A top legislative priority for new Anne Arundel County Executive Steuart Pittman (D) is being significantly retooled, county officials said Thursday.
Pittman, who made fighting the influence of developer money a major component of his upset win in November, said the county’s legislative delegation is going to amend a bill designed to prevent real estate interests from contributing money to the Anne Arundel executive if they have development projects pending before the county government.
The bill as written would give the legislature say over the proposal – mimicking a bill limiting developer contributions in Prince George’s County that passed in 2011. But Anne Arundel officials instead will seek authorizing legislation from the General Assembly to place the question before the County Council instead.
“I think it came in a little bit hurried,” Sen. Pamela G. Beidle (D), chair of the county’s Senate delegation, told members of the Education, Health and Environmental Affairs Committee at a hearing on the bill.
The county’s Senate delegate met last week to discuss the legislation and could not come to any consensus, Beidle said – but felt the decision to limit developer contributions should rest with local officials after an extended period of public hearings, rather than with state lawmakers during a limited legislative session. Beidle added that the development process in Anne Arundel County differs from Prince George’s, making a law crafted at the local level more desirable.
Still, Pittman, good government advocates and civic leaders made a pitch for the bill, saying it’s needed to cleanse Anne Arundel County politics as the county government prepares a new general development plan.
“Developers have a lot of influence on land use decisions – that’s not news to anybody,” Pittman said, asserting that a poll conducted last fall showed 72 percent of Anne Arundel residents favor reform.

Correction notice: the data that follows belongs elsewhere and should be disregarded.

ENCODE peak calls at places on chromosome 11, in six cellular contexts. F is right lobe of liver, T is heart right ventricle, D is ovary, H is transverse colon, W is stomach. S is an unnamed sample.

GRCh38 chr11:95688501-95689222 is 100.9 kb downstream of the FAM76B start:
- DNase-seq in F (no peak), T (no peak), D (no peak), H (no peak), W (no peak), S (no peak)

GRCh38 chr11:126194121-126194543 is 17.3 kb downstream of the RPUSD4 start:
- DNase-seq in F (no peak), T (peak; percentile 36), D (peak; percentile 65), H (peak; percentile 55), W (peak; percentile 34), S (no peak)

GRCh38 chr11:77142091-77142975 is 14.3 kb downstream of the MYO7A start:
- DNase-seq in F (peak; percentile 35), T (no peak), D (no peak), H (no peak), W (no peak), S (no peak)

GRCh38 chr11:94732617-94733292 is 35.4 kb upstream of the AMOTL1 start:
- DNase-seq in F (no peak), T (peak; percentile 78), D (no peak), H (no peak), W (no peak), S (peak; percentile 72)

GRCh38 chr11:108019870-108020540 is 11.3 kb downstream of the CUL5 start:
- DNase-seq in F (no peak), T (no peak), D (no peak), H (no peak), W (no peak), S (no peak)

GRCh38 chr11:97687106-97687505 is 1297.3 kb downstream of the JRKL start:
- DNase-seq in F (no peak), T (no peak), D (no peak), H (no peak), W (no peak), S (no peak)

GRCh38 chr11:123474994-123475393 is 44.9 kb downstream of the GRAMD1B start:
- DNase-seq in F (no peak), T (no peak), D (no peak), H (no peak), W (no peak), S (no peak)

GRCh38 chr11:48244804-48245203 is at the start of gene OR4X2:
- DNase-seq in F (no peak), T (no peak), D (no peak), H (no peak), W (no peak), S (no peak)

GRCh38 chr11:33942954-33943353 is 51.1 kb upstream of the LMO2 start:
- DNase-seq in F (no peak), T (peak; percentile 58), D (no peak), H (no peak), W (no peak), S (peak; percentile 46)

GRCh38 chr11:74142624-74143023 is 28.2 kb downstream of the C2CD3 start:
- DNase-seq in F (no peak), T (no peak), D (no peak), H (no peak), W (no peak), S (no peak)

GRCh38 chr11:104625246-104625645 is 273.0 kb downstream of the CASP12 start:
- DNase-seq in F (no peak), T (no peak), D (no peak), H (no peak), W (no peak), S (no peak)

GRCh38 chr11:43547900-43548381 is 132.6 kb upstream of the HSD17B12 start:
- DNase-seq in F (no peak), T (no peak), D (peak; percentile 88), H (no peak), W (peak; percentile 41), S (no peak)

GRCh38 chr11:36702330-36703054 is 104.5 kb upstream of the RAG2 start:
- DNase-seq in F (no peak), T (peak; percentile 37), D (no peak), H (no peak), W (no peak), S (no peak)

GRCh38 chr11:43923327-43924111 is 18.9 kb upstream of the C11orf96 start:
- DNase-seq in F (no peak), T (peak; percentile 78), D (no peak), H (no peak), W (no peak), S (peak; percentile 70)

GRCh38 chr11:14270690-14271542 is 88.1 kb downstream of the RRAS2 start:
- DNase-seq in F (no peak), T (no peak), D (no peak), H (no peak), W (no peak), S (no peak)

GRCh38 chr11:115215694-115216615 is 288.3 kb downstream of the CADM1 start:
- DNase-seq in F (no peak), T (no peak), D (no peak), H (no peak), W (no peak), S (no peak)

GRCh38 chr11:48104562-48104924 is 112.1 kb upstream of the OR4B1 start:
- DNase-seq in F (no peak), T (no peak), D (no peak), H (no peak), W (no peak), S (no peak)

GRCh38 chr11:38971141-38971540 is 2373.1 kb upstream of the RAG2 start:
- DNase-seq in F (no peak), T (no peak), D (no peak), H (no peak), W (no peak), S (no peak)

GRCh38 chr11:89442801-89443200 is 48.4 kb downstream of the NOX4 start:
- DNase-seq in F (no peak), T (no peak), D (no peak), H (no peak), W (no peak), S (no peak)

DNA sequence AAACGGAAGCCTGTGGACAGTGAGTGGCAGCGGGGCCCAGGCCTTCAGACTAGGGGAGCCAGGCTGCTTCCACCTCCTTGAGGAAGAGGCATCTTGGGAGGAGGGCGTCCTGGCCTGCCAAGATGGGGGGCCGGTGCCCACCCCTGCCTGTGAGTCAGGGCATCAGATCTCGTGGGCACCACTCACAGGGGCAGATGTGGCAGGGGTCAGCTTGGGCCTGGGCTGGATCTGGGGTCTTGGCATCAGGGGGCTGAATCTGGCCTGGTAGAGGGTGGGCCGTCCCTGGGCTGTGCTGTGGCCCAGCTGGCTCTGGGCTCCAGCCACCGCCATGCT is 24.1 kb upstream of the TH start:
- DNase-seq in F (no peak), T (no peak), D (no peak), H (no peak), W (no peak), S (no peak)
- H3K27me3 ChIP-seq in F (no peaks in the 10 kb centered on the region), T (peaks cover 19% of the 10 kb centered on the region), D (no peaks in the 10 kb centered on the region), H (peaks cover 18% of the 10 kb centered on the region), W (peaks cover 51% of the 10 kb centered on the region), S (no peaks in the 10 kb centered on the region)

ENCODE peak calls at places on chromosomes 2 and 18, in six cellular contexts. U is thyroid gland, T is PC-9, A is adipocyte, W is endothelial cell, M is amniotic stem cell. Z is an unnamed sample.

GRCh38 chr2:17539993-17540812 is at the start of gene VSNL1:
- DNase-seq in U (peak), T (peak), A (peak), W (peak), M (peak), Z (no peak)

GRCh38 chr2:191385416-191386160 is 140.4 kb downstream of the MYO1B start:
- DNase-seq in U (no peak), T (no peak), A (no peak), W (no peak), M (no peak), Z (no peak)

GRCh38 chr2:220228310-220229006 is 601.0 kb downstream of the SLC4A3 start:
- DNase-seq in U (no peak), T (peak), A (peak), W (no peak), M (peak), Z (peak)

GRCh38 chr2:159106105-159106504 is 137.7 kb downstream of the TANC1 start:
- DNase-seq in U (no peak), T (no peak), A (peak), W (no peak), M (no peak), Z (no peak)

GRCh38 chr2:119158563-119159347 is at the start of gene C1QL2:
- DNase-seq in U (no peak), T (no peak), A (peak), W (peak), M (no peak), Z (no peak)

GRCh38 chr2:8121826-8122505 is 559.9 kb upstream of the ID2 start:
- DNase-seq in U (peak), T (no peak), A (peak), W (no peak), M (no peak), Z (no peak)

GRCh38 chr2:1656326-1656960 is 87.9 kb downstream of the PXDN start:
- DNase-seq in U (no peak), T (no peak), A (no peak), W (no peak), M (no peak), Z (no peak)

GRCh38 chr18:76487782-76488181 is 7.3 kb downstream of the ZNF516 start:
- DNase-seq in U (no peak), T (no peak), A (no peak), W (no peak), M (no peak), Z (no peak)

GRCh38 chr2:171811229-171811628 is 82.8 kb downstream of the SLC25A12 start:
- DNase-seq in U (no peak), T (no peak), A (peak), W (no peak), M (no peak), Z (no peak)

Community leaders who testified described snarled traffic and overcrowded schools as a consequence of developer influence in county affairs.
“Overwhelmingly, people feel like the deck is stacked against them,” said Jim Lyons, an Edgewater resident.
Pittman said he spoke with former Prince George’s County executive Rushern L. Baker III (D), who pushed for the developer contribution ban in his county and expressed no regrets.
“I think it’s one of the better things the county’s done,” said Education, Health and Environment Affairs Chair Paul G. Pinsky (D-Prince George’s), though he conceded that “some people came kicking and screaming” before coming to terms with the legislation.
Two representatives of the Maryland Building Industry Association testified against the measure.
D. Robert Enten, a lobbyist for the group, said “robust campaign finance laws” limit developers’ ability to pour an excessive amount of money into any given election.
“It’s almost like there’s an assumption of corruption out there,” he said of the legislation.
And Lori Graf, the association president, added: “This is a free speech issue as well as a property rights issue.”